8 Tips For Better Sleep with a Newborn
Babies are quite literally the best thing that can ever happen to parents as their arrival changes the entire way of living for the parents. In this article, I will give some tips by which you can put your baby a better sleep.
This may be an obvious one, but think about it. It refers to the ancient school way of tying the baby with the baby cloth or alike material to mimic a womb-like environment and help him to settle his nervous system and sleep better. It also helps minimize sudden moments made by a child which can break it's sleep in the crib.
2. Use light as a signal
"Lights push your child's biological 'go' button," says Elizabeth Pantley, author of The No-Cry Sleep Solution. On the flip side, darkness triggers the brain to release melatonin, a key sleep hormone. Keep your baby's days bright and his nights dark and he'll quickly figure out when it's time to sleep. During the day, allow plenty of sunlight, even during day naps. At night, start dimming the lights to set the mood, and keep their room completely dark. Use blackout drapes, and don't turn on lights when you go to check on them.
3. Dream Feeding
A dream feed is where you feed your baby while she is still asleep, just before you go to bed. For example if your baby goes to sleep at 7 p.m., you dream feed around 10 p.m. before you go to bed, and baby might sleep until 4 or 6 a.m. or later, giving you a 6 to 8 hours of sleep straight. It doesn't always work, and can sometimes create new problems, but it's certainly understandable why sleep-deprived parents give this a try. Be sure the baby is not lying flat, that they are awake enough to eat, and remember to burp afterwards.
4. Limit day nap length
Naps are great, as they keep the baby from getting over tired and over stimulated. But you want to limit the length of the naps, so that they will still want to sleep at night. This also allows for more feedings during the day. More day feedings = less night feedings.
5. Don’t talk in the middle of the night
If you see your baby stirring at night, avoid making eye contact and talking to him. This will help keep him from completely waking up, and can make it difficult to fall asleep again. Stay calm and resist the urge to interact with your baby during those times.
6. Adopting bed-time and pre-nap routines
This doesn't necessarily mean a sleeping schedule if that's not what works for your family. But establishing a pre-sleep routine for your baby may include giving the baby a bath, closing the curtains, swaddling, turning on white noise, rocking the baby for a few moments, changing diapers, and feeding. All of these will help signal to the baby it is time to wind down for sleep.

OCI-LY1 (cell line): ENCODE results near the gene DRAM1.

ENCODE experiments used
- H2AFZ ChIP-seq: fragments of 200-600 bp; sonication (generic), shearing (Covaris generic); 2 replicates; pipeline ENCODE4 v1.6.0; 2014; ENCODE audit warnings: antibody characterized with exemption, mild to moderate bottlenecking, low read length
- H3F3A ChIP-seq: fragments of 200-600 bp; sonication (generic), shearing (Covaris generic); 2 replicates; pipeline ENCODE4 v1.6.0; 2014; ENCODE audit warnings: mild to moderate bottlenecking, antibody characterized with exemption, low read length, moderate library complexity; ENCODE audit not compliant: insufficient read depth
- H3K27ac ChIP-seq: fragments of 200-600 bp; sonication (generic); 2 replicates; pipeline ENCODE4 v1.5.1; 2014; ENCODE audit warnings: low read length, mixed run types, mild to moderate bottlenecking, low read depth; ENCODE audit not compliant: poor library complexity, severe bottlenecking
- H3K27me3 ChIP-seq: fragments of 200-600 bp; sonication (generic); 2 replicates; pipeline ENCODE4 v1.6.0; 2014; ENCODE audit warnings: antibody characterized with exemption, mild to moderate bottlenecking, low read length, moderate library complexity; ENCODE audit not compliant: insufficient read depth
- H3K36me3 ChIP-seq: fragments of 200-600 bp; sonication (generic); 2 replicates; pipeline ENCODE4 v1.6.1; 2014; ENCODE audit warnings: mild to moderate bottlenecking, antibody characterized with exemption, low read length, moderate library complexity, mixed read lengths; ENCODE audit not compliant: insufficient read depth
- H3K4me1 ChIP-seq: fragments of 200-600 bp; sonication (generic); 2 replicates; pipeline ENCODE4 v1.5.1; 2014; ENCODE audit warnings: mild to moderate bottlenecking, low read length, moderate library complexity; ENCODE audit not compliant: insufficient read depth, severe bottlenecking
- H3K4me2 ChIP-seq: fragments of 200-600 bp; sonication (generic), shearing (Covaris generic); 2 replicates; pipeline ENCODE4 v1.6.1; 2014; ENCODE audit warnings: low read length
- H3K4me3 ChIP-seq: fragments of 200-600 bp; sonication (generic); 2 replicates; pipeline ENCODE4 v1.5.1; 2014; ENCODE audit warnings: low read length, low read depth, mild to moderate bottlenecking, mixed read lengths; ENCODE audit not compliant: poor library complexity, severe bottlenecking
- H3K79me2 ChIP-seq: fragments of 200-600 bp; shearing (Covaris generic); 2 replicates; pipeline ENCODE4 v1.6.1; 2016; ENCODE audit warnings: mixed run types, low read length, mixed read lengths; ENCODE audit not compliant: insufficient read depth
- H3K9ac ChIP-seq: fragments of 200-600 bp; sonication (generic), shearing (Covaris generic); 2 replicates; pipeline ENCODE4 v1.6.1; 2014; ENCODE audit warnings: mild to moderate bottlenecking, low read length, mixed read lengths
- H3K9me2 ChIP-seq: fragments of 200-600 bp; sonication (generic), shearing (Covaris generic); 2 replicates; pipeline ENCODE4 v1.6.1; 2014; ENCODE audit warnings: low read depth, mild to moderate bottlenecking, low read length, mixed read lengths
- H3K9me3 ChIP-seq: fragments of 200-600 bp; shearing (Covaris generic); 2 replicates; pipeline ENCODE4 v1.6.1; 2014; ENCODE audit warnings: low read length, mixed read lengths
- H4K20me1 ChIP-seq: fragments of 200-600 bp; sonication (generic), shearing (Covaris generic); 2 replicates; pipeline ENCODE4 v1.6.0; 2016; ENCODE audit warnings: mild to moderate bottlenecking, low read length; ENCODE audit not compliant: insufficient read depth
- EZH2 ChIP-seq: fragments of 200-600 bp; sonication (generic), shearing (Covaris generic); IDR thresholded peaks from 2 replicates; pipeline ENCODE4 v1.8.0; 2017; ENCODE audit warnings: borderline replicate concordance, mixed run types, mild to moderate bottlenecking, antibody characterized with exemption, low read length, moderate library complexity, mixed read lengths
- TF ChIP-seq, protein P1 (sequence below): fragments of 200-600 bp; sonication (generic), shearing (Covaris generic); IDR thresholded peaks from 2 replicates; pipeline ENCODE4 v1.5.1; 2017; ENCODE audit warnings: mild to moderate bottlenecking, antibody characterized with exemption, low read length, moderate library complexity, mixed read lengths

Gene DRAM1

7. Resist the urge to rush in
Parents can actually create the start of a bad sleep habit by rushing in every time the baby makes a noise. Like adults, babies wake up during the night and not knowing how to settle back to sleep yet, they cry. This is a crucial time to help baby learn to fall asleep independently, so after making sure the baby is not hungry or wet, let the baby go back to sleep on their own without disturbing them and making the night longer than it needs to be.
8. Understand newborn sleep
Understanding how a newborn sleeps may help take a lot of the frustration out of dealing with the sleepless nights. Adults operate on a circadian rhythm, which means when they are exposed to day light, it signals to their brain its awake time and it produces cortisol. On the other hand, absence of light helps your body wind down by releasing melatonin. Babies are not yet governed by this rhythm, so their sleep patterns are erratic. They sleep in short bursts, and it's even more complicated by their need to feed frequently.
You can help them establish their brand new circadian rhythm by making them part of your daily routine, reducing stimulation at night, and exposing them to natural light patterns. Most infants take about 12 weeks to show day-night rhythms in the production of melatonin, but cortisol may take longer to emerge. Overall, babies may take 3-5 months before they sleep for more than 5 hours at a stretch.
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